A new computer repair client contacted me last month regarding a laptop that had display problems. They could tell the laptop had electrical power but, the screen was blank. When I got a hold of the laptop, It seemed ok in the video area. But as time went on, the video got worse. During troubleshooting I discovered the laptop had built-in diagnostics. I ran them and it found the video (LCD) cable was faulty and this explains the display problems. It got to the point where no video signal was present on the laptop.
I discovered my client had never archived or backed up the user data on the laptop and it had plenty on it they needed back. Pictures, spreadsheets, word processor documents were among their data they couldn’t access now. The other hardware problem was the ribbon cable for the power button came unsoldered while I was working on this old laptop.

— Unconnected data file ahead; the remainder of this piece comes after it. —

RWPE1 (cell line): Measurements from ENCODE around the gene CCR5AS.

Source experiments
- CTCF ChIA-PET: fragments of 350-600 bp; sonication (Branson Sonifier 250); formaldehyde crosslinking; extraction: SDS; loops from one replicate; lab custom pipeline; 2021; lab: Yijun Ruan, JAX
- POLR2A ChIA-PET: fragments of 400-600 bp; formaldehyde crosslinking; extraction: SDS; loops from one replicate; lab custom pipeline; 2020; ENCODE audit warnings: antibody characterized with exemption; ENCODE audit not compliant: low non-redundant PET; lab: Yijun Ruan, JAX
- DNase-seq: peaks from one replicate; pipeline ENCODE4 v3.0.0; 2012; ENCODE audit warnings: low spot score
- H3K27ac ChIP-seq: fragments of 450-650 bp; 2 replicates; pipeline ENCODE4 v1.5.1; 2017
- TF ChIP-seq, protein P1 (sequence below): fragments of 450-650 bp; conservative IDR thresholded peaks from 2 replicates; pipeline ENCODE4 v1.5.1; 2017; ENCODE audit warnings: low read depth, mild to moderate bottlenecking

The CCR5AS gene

Now, there was no way to power on this is a high-end gaming laptop which came with two hard drives. I assumed it was configured in a RAID 1 which is a mirrored array where each drive is a duplicate of the other. I removed one of the hard drives from the laptop and intended to be able to read it on one of my drive cages in my Linux computer. I was startled to discover the data couldn’t be read – although the drive was recognized as being a RAID member. The reason was the user had configured the drives in a RAID 0 arrangement which was meant for speed and not redundancy. Both drives are needed to read the data in a set. Later I researched my problem and the answer may be as simple as connecting both drives at once to my Linux computer. Once this was done, the two drives appeared as individual RAID members and magically a third drive appeared! It was the Windows 7 hard drive and my client’s data was there! I quickly copied the user data to my computer so I could then copy to their external drive when it arrived. Needless to say, they were glad I recovered their data and I was happy to learn another reason Linux is so much better than Microsoft Windows.